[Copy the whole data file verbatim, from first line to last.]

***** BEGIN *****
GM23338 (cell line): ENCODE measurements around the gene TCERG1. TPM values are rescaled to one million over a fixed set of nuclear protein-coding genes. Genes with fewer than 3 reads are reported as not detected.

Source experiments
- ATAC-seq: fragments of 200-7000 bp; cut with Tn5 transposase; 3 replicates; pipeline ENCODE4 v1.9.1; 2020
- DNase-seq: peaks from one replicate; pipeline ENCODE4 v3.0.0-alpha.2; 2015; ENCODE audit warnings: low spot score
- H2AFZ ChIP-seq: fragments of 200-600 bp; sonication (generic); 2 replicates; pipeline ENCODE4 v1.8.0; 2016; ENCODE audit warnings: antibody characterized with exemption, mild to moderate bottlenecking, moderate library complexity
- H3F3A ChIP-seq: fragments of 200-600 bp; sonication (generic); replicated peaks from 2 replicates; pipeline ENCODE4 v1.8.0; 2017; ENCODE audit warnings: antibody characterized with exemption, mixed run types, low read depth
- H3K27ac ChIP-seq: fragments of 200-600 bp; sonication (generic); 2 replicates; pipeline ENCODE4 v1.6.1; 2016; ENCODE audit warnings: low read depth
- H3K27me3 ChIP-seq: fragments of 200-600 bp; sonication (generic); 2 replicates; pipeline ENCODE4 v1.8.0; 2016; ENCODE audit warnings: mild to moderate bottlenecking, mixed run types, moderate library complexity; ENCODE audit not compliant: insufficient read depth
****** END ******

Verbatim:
GM23338 (cell line): ENCODE measurements around the gene TCERG1. TPM values are rescaled to one million over a fixed set of nuclear protein-coding genes. Genes with fewer than 3 reads are reported as not detected.

Source experiments
- ATAC-seq: fragments of 200-7000 bp; cut with Tn5 transposase; 3 replicates; pipeline ENCODE4 v1.9.1; 2020
- DNase-seq: peaks from one replicate; pipeline ENCODE4 v3.0.0-alpha.2; 2015; ENCODE audit warnings: low spot score
- H2AFZ ChIP-seq: fragments of 200-600 bp; sonication (generic); 2 replicates; pipeline ENCODE4 v1.8.0; 2016; ENCODE audit warnings: antibody characterized with exemption, mild to moderate bottlenecking, moderate library complexity
- H3F3A ChIP-seq: fragments of 200-600 bp; sonication (generic); replicated peaks from 2 replicates; pipeline ENCODE4 v1.8.0; 2017; ENCODE audit warnings: antibody characterized with exemption, mixed run types, low read depth
- H3K27ac ChIP-seq: fragments of 200-600 bp; sonication (generic); 2 replicates; pipeline ENCODE4 v1.6.1; 2016; ENCODE audit warnings: low read depth
- H3K27me3 ChIP-seq: fragments of 200-600 bp; sonication (generic); 2 replicates; pipeline ENCODE4 v1.8.0; 2016; ENCODE audit warnings: mild to moderate bottlenecking, mixed run types, moderate library complexity; ENCODE audit not compliant: insufficient read depth